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Pin-Lun Li, Liao-Fan Lin, and Chia-Jeng Chen


Satellite and model precipitation such as the Global Precipitation Measurement (GPM) data are valuable in hydrometeorological applications. This study investigates the performance of various satellite and model precipitation products in Taiwan from 2015 to 2017, including data derived from the Integrated Multisatellite Retrievals for GPM Early and Final Runs (IMERG_E and IMERG_F), Global Satellite Mapping of Precipitation in near–real time (GSMaP_NRT), and the Weather Research and Forecasting (WRF) Model. We assess these products by comparing them against data collected from 304 surface stations and gauge-based gridded data. Our assessment emphasizes factors influential in precipitation estimation, such as season, temperature, elevation, and extreme event. Further, we assess the hydrological response to each precipitation product via continuous flow simulation in two selected watersheds. The results indicate that the performance of these precipitation products is subject to seasonal and regional variations. The satellite products (i.e., IMERG and GSMaP) perform better than the model (i.e., WRF) in the warm season and vice versa in the cold season, most apparently in northern Taiwan. For selected extreme events, WRF can simulate better rainfall amount and distribution. The seasonal and regional variations in precipitation estimation are also reflected in flow simulations: IMERG in general produces the most rational flow simulation, GSMaP tends to overestimate and be least useful for hydrological applications, while WRF simulates high flows that show accurate time to the peak flows and are better in the southern watershed.

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Jianping Duan, Lun Li, Zhuguo Ma, Jan Esper, Ulf Büntgen, Elena Xoplaki, Dujuan Zhang, Lily Wang, Hong Yin, and Jürg Luterbacher


Large volcanic eruptions may cause abrupt summer cooling over large parts of the globe. However, no comparable imprint has been found on the Tibetan Plateau (TP). Here, we introduce a 400-yr-long temperature-sensitive network of 17 tree-ring maximum latewood density sites from the TP that demonstrates that the effects of tropical eruptions on the TP are generally greater than those of extratropical eruptions. Moreover, we found that large tropical eruptions accompanied by subsequent El Niño events caused less summer cooling than those that occurred without El Niño association. Superposed epoch analysis (SEA) based on 27 events, including 14 tropical eruptions and 13 extratropical eruptions, shows that the summer cooling driven by extratropical eruptions is insignificant on the TP, while significant summer temperature decreases occur subsequent to tropical eruptions. Further analysis of the TP August–September temperature responses reveals a significant postvolcanic cooling only when no El Niño event occurred. However, there is no such cooling for all other situations, that is, tropical eruptions together with a subsequent El Niño event, as well as extratropical eruptions regardless of the occurrence of an El Niño event. The averaged August–September temperature deviation (T dev) following 10 large tropical eruptions without a subsequent El Niño event is up to −0.48° ± 0.19°C (with respect to the preceding 5-yr mean), whereas the temperature deviation following 4 large tropical eruptions with an El Niño association is approximately 0.23° ± 0.16°C. These results indicate a mitigation effect of El Niño events on the TP temperature response to large tropical eruptions. The possible mechanism is that El Niño events can weaken the Indian summer monsoon with a subsequent decrease in rainfall and cooling effect, which may lead to a relatively high temperature on the TP, one of the regions affected by the Indian summer monsoon.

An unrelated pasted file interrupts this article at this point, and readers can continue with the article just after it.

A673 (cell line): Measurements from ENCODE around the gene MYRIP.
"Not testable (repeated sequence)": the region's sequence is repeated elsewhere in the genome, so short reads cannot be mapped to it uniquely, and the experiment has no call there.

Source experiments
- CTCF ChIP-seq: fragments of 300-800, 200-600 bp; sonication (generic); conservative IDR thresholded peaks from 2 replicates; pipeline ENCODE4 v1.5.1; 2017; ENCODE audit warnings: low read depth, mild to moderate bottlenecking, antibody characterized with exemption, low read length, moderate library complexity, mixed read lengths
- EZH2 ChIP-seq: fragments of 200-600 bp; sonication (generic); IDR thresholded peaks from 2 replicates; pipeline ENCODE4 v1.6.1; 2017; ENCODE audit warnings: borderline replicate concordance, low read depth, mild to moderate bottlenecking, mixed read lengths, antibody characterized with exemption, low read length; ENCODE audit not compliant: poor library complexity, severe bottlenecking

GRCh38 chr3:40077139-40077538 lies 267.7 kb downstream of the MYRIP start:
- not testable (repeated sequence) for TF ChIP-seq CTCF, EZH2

Open access
Li Xu, Qing Zhu, William J. Riley, Yang Chen, Hailong Wang, Po-Lun Ma, and James T. Randerson


Fire-emitted aerosols play an important role in influencing Earth’s climate, directly by scattering and absorbing radiation and indirectly by influencing cloud microphysics. The quantification of fire–aerosol interactions, however, remains challenging and subject to uncertainties in emissions, plume parameterizations, and aerosol properties. Here we optimized fire-associated aerosol emissions in the Energy Exascale Earth System Model (E3SM) using the Global Fire Emissions Database (GFED) and AERONET aerosol optical depth (AOD) observations during 1997–2016. We distributed fire emissions vertically using smoke plume heights from Multiangle Imaging SpectroRadiometer (MISR) satellite observations. From the optimization, we estimate that global fires emit 45.5 Tg yr−1 of primary particulate organic matter and 3.9 Tg yr−1 of black carbon. We then performed two climate simulations with and without the optimized fire emissions. We find that fire aerosols significantly increase global AOD by 14% ± 7% and contribute to a reduction in net shortwave radiation at the surface (−2.3 ± 0.5 W m−2). Together, fire-induced direct and indirect aerosol effects cause annual mean global land surface air temperature to decrease by 0.17° ± 0.15°C, relative humidity to increase by 0.4% ± 0.3%, and diffuse light fraction to increase by 0.5% ± 0.3%. In response, GPP declines by 2.8 Pg C yr−1 as a result of large positive drivers (decreases in temperature and increases in humidity and diffuse light), nearly cancelling out large negative drivers (decreases in shortwave radiation and soil moisture). Our analysis highlights the importance of fire aerosols in modifying surface climate and photosynthesis across the tropics.

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Jianping Duan, Liang Chen, Lun Li, Peili Wu, Nikolaos Christidis, Zhuguo Ma, Fraser C. Lott, Andrew Ciavarella, and Peter A. Stott
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